ATHLETE LEGEND

Pelkey (Peltier), Arthur

1884 – 1921

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SPORT | Boxing

YEAR OF INDUCTION | 2003

Action Athlete

Arthur, a native of Dover Township, whose original name was Andrew Arthur Peltier became a champion boxer under the Anglicized name of Arthur Pelkey. Arthur was considered at one time to be one of the best boxers in the world. He stood 6’ 2” tall, weighed 210 pounds, and had a reach of 78 inches. During his ring career, Pelkey met practically every top-notch heavyweight, white and coloured, in Canada and the United States and always retained his popularity with the sporting element in both countries. Unfortunately, his career and his life changed forever on May 24, 1913, the day he became the World White Heavyweight Champion.

CAREER HIGHLIGHTS

1910 - 1913

1910 – fought his first professional fight in Boston against Kent Salisbury which ended in a draw – former World Champion, Tommy Burns, a Canadian himself, began to train Arthur hoping he would become the “Great White Hope”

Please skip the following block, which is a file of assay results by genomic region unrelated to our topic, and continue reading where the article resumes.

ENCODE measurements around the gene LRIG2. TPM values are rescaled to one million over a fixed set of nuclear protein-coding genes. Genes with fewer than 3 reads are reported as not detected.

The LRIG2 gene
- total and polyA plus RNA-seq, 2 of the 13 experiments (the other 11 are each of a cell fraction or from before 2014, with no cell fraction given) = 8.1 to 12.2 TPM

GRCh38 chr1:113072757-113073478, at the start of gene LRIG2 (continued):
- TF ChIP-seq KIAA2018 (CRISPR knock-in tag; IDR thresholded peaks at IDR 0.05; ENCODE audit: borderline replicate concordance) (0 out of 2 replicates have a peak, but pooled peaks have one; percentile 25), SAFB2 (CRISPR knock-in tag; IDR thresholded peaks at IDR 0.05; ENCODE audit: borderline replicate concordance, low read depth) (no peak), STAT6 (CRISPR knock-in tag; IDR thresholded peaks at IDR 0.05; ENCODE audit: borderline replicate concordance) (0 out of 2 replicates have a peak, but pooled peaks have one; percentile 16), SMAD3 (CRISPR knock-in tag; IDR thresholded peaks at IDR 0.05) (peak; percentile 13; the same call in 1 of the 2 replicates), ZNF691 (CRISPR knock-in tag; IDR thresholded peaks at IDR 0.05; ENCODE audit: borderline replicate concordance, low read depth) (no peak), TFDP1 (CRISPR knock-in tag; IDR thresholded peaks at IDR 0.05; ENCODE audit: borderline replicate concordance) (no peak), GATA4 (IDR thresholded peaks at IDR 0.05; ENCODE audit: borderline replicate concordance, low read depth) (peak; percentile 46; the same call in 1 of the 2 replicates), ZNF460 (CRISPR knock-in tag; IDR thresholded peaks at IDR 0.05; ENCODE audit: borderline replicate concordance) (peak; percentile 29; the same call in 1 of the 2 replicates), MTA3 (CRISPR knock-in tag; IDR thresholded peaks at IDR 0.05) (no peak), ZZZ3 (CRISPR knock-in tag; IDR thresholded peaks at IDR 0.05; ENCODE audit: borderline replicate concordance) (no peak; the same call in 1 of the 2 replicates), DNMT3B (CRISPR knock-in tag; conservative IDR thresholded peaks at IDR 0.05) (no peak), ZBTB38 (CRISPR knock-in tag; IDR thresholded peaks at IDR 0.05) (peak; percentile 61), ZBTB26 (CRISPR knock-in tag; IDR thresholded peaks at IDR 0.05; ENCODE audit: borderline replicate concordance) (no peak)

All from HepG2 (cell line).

1911 – 1913 – fought 20 times around the world with 17 victories, 1 draw, 1 no-decision, and only 1 loss

May 24, 1913 – fought Luther McCarty an American in Calgary for the World White Heavyweight Championship – at 1:40 of first round, Pelkey hit McCarty lightly on the chin and what looked like a meaningless right to the chest – McCarty collapsed and died in the ring – death was determined to be as a result of a fall from a horse 2 days before the fight – Pelkey and Burns were subsequently charged with manslaughter but were later exonerated


After

As World White Champion, was considered as contender for the World Championship held by Jack Johnson, but he was not the same after McCarty’s death

1914 – 1920 – January 1, 1914, lost his next fight and his championship to Gunboat Smith in San Francisco – lost next 9 fights including one to Jack Dempsey – in his last fight, fought to a draw with Peter Jackson in Chatham – retired from fighting and became a police officer in Windsor, Ontario


Feb. 18, 1921 – died as a result of “sleeping sickness” at his home in Windsor at age 38